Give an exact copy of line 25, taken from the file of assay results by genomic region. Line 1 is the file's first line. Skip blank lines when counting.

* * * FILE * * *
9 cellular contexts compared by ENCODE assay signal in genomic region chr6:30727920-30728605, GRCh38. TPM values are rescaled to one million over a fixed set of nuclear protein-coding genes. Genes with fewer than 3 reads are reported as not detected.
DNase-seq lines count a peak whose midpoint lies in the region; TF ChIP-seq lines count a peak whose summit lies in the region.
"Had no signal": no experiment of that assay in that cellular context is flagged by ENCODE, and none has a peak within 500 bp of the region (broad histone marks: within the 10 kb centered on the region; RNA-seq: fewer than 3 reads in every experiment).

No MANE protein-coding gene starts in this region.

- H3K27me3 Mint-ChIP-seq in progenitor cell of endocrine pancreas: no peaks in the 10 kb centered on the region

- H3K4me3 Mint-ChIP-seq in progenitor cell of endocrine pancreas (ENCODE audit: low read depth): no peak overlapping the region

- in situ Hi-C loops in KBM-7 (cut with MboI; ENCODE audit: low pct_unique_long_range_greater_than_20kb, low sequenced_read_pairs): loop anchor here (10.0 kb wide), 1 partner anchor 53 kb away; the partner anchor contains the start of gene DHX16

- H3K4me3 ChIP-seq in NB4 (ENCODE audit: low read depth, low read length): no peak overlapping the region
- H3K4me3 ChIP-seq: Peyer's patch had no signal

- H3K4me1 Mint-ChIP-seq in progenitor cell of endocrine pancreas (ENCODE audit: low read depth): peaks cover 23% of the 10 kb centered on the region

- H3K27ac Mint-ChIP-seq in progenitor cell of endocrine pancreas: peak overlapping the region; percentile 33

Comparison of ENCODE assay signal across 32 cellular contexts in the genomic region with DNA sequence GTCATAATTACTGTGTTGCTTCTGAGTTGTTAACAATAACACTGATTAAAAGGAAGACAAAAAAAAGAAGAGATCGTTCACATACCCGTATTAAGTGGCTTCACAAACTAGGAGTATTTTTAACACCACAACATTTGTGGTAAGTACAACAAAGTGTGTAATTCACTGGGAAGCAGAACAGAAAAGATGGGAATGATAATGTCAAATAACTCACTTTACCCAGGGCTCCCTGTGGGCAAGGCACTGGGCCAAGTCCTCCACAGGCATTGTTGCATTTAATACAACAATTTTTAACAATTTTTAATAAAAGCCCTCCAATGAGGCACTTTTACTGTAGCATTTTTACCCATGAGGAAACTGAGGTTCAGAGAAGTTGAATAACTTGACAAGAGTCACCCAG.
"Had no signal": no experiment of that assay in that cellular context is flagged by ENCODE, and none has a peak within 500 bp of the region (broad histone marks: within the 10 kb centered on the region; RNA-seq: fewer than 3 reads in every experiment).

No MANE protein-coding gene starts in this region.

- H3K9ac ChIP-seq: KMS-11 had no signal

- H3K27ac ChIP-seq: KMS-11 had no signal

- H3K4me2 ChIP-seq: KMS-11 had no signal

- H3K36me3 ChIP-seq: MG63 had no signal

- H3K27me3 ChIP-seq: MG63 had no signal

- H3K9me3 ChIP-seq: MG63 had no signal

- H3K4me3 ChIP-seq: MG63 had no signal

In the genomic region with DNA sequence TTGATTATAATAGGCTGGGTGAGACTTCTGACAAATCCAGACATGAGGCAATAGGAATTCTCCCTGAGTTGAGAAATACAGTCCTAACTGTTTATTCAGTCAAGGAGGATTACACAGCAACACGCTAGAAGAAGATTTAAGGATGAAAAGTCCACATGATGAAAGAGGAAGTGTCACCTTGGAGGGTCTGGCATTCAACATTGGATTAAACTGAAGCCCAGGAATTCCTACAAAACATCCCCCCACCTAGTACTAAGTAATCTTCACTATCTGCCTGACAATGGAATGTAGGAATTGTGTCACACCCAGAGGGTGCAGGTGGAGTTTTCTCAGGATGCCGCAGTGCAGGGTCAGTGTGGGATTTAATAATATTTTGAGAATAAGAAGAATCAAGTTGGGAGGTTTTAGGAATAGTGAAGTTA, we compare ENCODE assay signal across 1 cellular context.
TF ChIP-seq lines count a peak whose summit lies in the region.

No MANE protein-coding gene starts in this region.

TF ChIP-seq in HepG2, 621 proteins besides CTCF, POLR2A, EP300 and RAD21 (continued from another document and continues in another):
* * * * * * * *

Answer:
TF ChIP-seq in HepG2, 621 proteins besides CTCF, POLR2A, EP300 and RAD21 (continued from another document and continues in another):